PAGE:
The technological context may make it harder for kids to realize that turning in homework you didn’t generate yourself is cheating. But AI-generated homework has a second ethical issue: It could also be considered stealing. A classmate who slips you the answers for a test is complicit in your cheating. But when AI recombines information on the internet to generate new art or history reports, the original author has no say in it.
In her podcast notes about ChatGPT, Bogart writes, “There are many unsettling questions about what this means for creators and writers. Where is it getting its information? Who could you unknowingly be plagiarizing by using it? As a structure, it’s appropriative.”
It’s a point on which reasonable people can disagree. Some people feel that this is not essentially different from human creativity; that there is nothing new under the sun and most of our so-called original ideas are simply iterations of things that others created before us. It is incredibly valuable to have a discussion about originality and plagiarism with your child before letting them use AI. Even very young children can explore this question when you ask them, “Where did you get the idea for this drawing?” and “How would it feel if someone copied your story but changed some parts?”
It’s always tempting to avoid complex and problematic topics. Some local schools have already tried to ban ChatGPT. But just as comprehensive sex ed is a better approach than silence, it’s better to teach kids about technology than to avoid it. Kids need these lessons because technology is going to be a significant part of their adult life. And generative AI does provide opportunities for learning. Whether you’re looking for recipes or DIY instructions, ChatGPT can be much more efficient — and less distracting — than sorting out practical guidelines from personal stories on blogs and YouTube channels.
Used wisely, AI can be helpful in doing homework, too. Apparently, ChatGPT is better than search engines when you’re looking for answers to a specific question, and it’s great for finding books when you don't remember the title. Kids have used it as a “proofreader” to identify bugs in their coding projects. There are even appropriate ways to use AI in writing some of those language arts essays. A student working on an essay could ask ChatGPT, “What would someone who disagrees with my thesis say?” and then address those arguments in their paper. From creative writing prompts to personalized bedtime stories, there are myriad ways that AI can be used mindfully for learning. The New York Times presented a list of 35 creative possibilities.
A healthy approach
Fortunately, you don’t really need a deep technological understanding of artificial intelligence to parent around it. For parents, the principles and issues raised by AI programs like ChatGPT are the same ones we’re already dealing with. General parental best practices for the internet should be extended to ChatGPT and other sources of AI. That means it should only be accessible to younger kids through a parent’s account and with direct supervision that tapers off with age and practice. If you haven’t already established clear boundaries and guidelines for your kids’ cell phone and internet use, now is the time to do so.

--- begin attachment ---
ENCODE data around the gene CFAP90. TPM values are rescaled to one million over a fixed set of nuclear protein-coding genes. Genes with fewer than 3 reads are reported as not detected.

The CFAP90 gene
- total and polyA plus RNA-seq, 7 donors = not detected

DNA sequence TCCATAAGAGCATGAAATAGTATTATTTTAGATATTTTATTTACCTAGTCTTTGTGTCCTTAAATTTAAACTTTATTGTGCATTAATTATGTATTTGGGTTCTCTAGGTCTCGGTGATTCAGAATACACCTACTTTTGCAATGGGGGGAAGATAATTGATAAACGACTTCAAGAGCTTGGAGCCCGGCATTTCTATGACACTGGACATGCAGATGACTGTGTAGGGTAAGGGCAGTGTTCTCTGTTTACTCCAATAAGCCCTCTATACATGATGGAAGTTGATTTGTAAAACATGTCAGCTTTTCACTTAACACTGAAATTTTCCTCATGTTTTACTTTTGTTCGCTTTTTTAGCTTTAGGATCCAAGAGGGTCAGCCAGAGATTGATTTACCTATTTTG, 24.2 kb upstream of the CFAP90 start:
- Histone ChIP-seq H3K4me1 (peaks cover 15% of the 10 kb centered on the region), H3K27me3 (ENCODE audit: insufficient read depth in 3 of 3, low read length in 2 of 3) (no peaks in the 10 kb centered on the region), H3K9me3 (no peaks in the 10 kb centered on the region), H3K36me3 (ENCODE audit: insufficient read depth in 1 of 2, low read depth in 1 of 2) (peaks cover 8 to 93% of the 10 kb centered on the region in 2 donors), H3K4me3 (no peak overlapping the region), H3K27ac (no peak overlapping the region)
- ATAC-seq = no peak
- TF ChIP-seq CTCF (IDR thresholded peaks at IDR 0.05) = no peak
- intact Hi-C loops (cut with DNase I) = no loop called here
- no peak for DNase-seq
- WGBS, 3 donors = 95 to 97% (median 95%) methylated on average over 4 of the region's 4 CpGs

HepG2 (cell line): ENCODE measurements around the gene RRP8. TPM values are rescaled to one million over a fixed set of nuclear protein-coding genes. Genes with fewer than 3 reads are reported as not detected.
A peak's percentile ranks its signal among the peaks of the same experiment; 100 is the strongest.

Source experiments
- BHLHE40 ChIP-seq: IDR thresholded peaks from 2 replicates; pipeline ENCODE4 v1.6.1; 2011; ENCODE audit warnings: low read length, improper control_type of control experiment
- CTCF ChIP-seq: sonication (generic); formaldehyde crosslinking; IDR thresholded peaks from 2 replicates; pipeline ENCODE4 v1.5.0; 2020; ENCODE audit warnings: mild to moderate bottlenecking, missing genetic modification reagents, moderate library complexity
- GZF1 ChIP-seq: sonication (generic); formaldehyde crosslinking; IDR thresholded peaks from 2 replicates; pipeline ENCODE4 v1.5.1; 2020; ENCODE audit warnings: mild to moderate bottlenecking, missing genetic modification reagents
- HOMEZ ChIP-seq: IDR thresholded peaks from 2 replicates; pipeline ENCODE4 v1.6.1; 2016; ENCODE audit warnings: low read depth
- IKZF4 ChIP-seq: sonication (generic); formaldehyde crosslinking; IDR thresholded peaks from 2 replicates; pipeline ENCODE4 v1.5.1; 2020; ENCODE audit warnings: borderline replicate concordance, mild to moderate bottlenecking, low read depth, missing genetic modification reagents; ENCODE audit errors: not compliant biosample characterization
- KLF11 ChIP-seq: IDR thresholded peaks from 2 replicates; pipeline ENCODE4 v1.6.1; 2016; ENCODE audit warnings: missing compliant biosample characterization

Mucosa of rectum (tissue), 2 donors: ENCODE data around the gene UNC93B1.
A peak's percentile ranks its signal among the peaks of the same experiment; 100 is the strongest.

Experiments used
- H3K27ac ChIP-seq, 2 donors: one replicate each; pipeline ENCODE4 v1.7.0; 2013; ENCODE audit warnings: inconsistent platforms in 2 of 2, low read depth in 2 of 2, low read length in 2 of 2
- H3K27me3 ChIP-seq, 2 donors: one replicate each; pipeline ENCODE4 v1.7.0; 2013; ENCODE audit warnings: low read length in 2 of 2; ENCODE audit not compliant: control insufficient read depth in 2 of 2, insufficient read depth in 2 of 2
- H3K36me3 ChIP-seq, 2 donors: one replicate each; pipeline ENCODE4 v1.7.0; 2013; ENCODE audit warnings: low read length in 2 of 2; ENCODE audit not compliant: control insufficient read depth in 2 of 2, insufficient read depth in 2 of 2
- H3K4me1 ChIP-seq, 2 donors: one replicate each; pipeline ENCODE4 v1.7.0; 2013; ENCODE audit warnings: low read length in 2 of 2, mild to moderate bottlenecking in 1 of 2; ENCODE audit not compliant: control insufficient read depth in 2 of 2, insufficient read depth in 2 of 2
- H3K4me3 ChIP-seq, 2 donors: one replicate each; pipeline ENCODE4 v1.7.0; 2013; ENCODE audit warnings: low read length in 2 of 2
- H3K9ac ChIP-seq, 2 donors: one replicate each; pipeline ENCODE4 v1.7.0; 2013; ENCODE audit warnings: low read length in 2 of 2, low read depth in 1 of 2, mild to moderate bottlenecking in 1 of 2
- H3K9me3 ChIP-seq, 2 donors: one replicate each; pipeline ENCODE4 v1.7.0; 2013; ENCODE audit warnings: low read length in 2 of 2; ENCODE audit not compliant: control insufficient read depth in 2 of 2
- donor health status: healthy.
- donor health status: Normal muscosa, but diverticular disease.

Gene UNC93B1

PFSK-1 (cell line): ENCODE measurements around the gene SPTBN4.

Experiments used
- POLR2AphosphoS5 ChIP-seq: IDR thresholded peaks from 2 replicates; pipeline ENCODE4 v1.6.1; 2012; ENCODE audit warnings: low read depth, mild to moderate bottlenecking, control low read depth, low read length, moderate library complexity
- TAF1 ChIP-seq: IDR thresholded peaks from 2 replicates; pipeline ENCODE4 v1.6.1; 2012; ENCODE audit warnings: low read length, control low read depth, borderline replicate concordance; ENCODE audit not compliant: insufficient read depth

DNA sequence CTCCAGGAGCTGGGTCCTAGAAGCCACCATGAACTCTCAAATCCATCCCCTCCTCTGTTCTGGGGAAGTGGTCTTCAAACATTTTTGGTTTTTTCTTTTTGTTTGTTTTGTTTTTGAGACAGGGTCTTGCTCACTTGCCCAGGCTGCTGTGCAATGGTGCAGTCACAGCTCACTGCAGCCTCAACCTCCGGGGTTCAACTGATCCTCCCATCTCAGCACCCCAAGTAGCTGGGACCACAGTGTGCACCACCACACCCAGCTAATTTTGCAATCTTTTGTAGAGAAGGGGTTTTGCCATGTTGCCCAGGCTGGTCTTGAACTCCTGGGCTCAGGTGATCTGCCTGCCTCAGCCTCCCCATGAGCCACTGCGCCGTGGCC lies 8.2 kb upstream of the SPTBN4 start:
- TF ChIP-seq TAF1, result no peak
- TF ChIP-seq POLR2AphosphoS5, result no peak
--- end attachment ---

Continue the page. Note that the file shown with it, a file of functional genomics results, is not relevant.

As ChatGPT itself said, young people need to develop the “complementary skills” to responsibly use AI. Chief among these is critical thinking. Not only will critical thinking skills help young people evaluate the ethical questions that arise from the use of AI, but it can also help them identify and resist the misinformation that AI seems poised to spread.
Kids who have learned empathy, good citizenship and “upstander” power in person will be less likely to engage in cyberbullying and more likely to recognize it and call it out when they see it. On the flip side of empathy, small children anthropomorphize everything, and since AI is specifically designed to sound like a person, it’s easy for even older users to start thinking of it as someone, rather than something. But kids need to understand that chatbots are not human or even sentient, and it is not a good idea to ascribe human intent or values to them. As Mr. Weasley reminded Ginny in “The Chamber of Secrets,” you should never trust anything that can think for itself if you can't see where it keeps its brain. Talk to your kids about reliable versus unreliable sources, and how the content they see online is subject to the biases of its creators and to algorithms that often favor the most extreme views.
Kids also need to understand that what happens in ChatGPT does not stay in ChatGPT. Nobody knows where their OpenAI data goes or who might get hold of it. So, like everything else on the internet, kids should assume that it could show up anywhere. It should also be among a family’s internet rules that parents have access to ChatGPT logs.
It’s natural for some people to have knee-jerk reactions against new technologies, while others are unquestioningly enthusiastic about them. But technology is just a tool, and we need to remember who is in charge. Tools can be dangerous, but approached mindfully with appropriate preparation, families can use artificial intelligence to promote their kids’ education and even have fun with it. And if you’re really not a fan of ChatGPT, maybe you could use the CatGPT (the GPT-Meow version of ChatGPT) as a distraction that your kids will prefer over the original.
Parents’ Guide to Critical Thinking – Broken down by age group, the Reboot Foundation’s guide gives parents a better understanding of critical thinking and information on how to help their children develop critical thinking skills.
PinwheelGPT – Free kids’ version of an AI chat app with parental controls.
ChatGPT in School – An online training program for teachers that prepares them to lead “Day of AI” activities in their classrooms.